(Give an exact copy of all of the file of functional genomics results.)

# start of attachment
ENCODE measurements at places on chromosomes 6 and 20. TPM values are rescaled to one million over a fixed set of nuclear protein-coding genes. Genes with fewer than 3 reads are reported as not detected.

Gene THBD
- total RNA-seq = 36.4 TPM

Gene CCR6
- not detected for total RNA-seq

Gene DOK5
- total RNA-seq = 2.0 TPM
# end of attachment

ENCODE measurements at places on chromosomes 6 and 20. TPM values are rescaled to one million over a fixed set of nuclear protein-coding genes. Genes with fewer than 3 reads are reported as not detected.

Gene THBD
- total RNA-seq = 36.4 TPM

Gene CCR6
- not detected for total RNA-seq

Gene DOK5
- total RNA-seq = 2.0 TPM